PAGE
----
On 3 October, 1757, he made, in his favourite character of Essex, his first appearance at Covent Garden. Here he remained until 1767, playing leading parts in tragedy and comedy, the most conspicuous being Othello, Diocles in the Prophetess, Hamlet, Archer in the Beaux' Stratagem, Alexander, Leonatus, Macheath, Sir Charles Easy in the Careless Husband, Norval and Jaffier in Venice Preserved. Few original parts were assigned him at Covent Garden. The principal were Sifroy in Dodsley's Cleona on 2 December, 1758, Lord Belmont in the Double Mistake of Mrs. Griffith on 9 January, 1766, and Don Henriquez in Hull's Perplexities, altered from the Adventures of Five Hours of Sir Samuel Tuke, on 31 January,. 1767.

[Text based on Dictionary of National Biography, 1885-1900, Volume 49, by John Joseph Knight]

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David Ross 1728 - 90

At the end of the season of 1766–7 Ross left Covent Garden for Edinburgh.

In 1767, after popular tumult and violent opposition, a patent was obtained for a theatre at Edinburgh. Ross solicited the post of patentee and manager, and, although he was personally unknown in Edinburgh, the theatre was made over to him in the autumn of 1767. He is said to have paid a rental of £400 a year.

A strong and influential opposition to Ross as an improper person originated, and led to a paper warfare, in which Ross, on account of his heaviness, was derided as Mr. Opium.  He nevertheless opened the ‘old’ theatre in the Canongate on 9 December, 1767, playing Essex in the Earl of Essex, which is noteworthy as being the first play legally performed in Scotland. Ross also recited a prologue by James Boswell, and he played the leading business through what, though it began unhappily, proved a prosperous season.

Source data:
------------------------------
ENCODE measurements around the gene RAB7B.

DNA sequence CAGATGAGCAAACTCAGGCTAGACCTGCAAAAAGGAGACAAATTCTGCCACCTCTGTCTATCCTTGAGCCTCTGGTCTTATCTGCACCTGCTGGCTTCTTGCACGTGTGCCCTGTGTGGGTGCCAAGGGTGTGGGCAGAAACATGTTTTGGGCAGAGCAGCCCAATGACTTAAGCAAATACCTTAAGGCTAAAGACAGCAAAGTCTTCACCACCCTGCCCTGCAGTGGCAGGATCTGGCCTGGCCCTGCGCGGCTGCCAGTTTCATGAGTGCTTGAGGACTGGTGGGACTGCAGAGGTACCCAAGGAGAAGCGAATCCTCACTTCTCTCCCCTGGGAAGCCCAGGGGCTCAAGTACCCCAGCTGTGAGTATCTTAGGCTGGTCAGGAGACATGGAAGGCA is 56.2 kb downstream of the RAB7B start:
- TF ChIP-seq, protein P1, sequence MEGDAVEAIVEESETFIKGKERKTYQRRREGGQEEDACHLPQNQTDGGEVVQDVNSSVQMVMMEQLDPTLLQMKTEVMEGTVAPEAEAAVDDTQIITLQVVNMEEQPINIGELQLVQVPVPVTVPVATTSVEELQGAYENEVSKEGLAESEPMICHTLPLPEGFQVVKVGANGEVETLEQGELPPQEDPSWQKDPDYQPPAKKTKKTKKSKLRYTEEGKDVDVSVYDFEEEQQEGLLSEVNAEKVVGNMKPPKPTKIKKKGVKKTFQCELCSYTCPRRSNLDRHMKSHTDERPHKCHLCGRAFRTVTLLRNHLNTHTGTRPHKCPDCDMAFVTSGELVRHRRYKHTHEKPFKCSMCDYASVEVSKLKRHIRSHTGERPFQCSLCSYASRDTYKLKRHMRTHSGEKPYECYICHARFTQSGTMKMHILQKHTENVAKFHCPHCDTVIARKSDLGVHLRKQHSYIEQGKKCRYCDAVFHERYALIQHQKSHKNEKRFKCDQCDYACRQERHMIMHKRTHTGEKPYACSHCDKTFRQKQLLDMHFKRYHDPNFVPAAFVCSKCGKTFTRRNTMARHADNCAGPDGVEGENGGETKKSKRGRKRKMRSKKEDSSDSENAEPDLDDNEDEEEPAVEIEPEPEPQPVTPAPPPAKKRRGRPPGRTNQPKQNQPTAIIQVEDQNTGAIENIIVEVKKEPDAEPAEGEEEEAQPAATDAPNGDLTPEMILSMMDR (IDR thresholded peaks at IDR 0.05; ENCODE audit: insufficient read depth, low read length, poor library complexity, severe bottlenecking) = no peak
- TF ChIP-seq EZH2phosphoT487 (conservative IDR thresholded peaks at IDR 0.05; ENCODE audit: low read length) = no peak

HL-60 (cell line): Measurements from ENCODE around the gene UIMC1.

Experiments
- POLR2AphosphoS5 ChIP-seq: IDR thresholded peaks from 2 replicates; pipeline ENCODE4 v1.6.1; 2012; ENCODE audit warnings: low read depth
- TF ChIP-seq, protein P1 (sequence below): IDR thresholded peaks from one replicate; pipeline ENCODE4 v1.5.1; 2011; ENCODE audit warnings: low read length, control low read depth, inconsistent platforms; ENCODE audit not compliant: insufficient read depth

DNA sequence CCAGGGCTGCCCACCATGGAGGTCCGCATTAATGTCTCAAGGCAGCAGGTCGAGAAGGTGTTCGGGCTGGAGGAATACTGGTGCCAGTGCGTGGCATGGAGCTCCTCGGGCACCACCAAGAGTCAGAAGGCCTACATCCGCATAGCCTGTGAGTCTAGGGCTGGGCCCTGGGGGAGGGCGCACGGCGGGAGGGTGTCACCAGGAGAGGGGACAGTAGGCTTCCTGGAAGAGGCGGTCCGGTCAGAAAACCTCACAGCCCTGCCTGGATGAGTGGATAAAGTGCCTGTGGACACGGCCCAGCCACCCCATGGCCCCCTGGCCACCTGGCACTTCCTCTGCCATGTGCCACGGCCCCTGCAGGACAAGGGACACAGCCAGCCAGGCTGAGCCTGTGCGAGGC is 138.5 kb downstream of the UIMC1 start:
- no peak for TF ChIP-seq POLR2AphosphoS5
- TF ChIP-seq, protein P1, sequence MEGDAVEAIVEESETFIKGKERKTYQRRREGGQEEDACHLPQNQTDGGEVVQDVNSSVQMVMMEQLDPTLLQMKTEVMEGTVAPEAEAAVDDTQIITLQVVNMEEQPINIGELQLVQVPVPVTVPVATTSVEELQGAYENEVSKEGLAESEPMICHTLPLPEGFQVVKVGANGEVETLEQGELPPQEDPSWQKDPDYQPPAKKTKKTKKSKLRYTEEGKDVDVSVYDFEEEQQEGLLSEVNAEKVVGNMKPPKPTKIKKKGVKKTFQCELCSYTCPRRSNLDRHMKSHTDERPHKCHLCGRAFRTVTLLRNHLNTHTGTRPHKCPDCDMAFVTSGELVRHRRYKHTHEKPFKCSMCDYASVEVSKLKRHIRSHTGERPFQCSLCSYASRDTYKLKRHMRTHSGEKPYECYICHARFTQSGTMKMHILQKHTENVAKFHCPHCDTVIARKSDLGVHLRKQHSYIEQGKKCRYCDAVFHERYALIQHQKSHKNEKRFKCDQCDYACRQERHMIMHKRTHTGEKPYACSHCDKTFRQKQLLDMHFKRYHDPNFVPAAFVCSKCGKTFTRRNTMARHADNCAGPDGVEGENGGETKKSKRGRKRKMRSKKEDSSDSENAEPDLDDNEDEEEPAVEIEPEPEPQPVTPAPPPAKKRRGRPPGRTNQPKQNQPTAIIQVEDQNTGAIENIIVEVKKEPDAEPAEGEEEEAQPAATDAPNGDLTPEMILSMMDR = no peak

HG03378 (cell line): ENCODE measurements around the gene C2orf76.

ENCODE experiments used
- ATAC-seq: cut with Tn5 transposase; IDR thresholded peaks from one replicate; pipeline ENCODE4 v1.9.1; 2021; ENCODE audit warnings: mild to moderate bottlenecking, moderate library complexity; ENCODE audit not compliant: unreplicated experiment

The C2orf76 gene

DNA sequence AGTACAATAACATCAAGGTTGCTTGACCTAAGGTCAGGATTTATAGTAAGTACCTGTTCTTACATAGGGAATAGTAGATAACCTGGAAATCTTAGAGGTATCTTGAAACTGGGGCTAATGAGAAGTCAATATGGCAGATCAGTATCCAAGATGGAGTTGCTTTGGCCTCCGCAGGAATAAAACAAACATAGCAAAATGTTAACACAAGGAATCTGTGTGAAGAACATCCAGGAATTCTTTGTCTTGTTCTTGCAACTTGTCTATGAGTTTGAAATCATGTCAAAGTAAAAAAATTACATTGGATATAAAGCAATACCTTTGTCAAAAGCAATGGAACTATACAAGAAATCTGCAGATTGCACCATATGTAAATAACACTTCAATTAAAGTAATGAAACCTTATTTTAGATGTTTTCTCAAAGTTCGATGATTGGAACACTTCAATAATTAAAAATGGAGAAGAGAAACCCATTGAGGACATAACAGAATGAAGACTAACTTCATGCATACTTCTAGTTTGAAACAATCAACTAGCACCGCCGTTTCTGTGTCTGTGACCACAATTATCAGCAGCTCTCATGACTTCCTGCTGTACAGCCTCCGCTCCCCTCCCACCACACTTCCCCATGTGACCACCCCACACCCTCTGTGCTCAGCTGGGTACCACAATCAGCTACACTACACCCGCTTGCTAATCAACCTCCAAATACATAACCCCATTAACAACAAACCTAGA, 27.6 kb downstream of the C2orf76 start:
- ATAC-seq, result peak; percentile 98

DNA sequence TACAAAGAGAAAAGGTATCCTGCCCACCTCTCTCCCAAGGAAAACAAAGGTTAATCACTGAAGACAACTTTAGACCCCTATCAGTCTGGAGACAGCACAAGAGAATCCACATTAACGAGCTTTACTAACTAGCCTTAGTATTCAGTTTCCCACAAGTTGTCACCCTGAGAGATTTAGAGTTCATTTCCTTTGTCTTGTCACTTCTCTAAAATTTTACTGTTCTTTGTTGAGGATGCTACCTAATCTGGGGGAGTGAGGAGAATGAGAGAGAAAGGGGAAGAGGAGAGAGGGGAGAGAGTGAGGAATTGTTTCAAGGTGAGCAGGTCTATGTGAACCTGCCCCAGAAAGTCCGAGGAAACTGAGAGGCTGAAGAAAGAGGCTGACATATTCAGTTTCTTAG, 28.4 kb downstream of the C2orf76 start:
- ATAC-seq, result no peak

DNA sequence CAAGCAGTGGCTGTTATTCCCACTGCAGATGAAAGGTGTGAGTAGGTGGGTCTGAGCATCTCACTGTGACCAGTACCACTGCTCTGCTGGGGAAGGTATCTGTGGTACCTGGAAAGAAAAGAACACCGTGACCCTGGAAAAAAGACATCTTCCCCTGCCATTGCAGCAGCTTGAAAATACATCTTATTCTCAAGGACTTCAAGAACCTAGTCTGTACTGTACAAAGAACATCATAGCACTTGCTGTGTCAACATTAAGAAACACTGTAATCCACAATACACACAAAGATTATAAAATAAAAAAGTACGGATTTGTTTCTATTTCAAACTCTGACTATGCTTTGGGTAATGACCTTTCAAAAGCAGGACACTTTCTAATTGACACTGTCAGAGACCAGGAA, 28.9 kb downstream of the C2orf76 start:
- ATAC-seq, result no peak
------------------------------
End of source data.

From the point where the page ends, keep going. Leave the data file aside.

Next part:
Two years later, on 9 December, 1769, he opened, with the Conscious Lovers, a new theatre at Edinburgh. He had succeeded, in spite of innumerable difficulties (including an indignant protest from George Whitefield 1714-1770, one of the more evangelical early Methodists, part of whose former preaching ground was covered by the new edifice), in raising the building by subscription, but seems to have had inadequate capital to work it. At the close of a disastrous season he let the theatre to Samuel Foote, and returned to London. At the time of his death the ‘Scots Magazine’ described him as still holding the titular office of ‘Master of the Revels for Scotland’

On 10 October, 1770 Ross reappeared at Covent Garden as Essex, this being announced as his first appearance for four years, and resumed at once his old characters. After a season or two, during which he was seen as Sciolto and Alcanor in Mahomet, his name became infrequent on the bill.

After the season of 1777–8 he had the misfortune to break his leg, and he did not reappear on the stage. He was for some years in extreme poverty. An unknown friend, subsequently discovered to be Admiral Samuel Barrington, made him an annual present of £60, which was continued until his death.  He died in London on 14 September, 1790, and was buried three days later in St. James's, Piccadilly, James Boswell being chief mourner.

[Text based on Dictionary of National Biography, 1885-1900, Volume 49, by John Joseph Knight]

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David Ross 1728 - 90

Ross was a good actor, his great success being ‘in tragic characters of the mixed passions.’ He was, in his youth, a fashionable exponent of lovers in genteel comedy, but forfeited those characters through indolence and love of pleasure.

His best parts seem to have been Castalio, Essex, Young Knowell, and George Barnwell. During many successive years he received on his benefit ten guineas as a tribute from one who had been saved from ruin by his performance of the last-named character.  He was said to be the last pupil of Quin, whose Falstaffian qualities he perpetuated.

[Text based on Dictionary of National Biography, 1885-1900, Volume 49, by John Joseph Knight]

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Ross Anecdotes

Top ~ Boswell's Prologue